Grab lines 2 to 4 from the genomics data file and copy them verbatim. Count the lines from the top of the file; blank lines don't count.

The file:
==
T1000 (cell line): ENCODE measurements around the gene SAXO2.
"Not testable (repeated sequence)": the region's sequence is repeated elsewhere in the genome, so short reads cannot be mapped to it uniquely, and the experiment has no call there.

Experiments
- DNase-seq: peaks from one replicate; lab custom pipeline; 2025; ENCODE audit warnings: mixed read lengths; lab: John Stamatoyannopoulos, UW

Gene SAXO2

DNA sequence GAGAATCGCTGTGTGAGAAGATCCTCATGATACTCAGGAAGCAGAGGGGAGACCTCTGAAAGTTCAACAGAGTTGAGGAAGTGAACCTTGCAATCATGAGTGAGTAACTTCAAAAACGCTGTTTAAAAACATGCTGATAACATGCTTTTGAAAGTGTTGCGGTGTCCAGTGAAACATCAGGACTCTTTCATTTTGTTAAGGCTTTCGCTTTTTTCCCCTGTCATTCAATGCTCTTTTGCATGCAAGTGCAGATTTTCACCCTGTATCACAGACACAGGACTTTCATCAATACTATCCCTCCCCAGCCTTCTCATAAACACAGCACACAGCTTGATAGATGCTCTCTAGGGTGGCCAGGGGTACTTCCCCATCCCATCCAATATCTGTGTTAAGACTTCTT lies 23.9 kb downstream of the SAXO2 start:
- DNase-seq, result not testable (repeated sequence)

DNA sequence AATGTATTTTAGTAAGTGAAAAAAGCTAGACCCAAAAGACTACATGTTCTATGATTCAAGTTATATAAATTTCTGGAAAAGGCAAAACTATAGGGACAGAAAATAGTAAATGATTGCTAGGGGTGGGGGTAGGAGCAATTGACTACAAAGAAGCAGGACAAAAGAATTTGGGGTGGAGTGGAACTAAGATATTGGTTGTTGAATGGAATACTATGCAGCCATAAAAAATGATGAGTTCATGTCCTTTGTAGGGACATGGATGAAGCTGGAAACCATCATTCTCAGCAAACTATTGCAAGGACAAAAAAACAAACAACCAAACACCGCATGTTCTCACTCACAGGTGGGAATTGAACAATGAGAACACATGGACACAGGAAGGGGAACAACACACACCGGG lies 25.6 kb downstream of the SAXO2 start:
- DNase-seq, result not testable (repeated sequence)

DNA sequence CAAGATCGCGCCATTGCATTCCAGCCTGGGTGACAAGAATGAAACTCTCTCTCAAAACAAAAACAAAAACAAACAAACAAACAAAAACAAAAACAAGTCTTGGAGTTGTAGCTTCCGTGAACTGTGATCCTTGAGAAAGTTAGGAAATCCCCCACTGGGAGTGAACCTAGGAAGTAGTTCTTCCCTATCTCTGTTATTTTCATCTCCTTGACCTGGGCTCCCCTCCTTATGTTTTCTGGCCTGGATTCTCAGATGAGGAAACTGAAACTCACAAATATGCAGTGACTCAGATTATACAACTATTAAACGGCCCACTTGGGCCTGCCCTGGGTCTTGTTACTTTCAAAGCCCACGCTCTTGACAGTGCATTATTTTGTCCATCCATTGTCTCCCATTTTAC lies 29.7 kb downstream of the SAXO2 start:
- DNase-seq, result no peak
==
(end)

"Not testable (repeated sequence)": the region's sequence is repeated elsewhere in the genome, so short reads cannot be mapped to it uniquely, and the experiment has no call there.

Experiments
- DNase-seq: peaks from one replicate; lab custom pipeline; 2025; ENCODE audit warnings: mixed read lengths; lab: John Stamatoyannopoulos, UW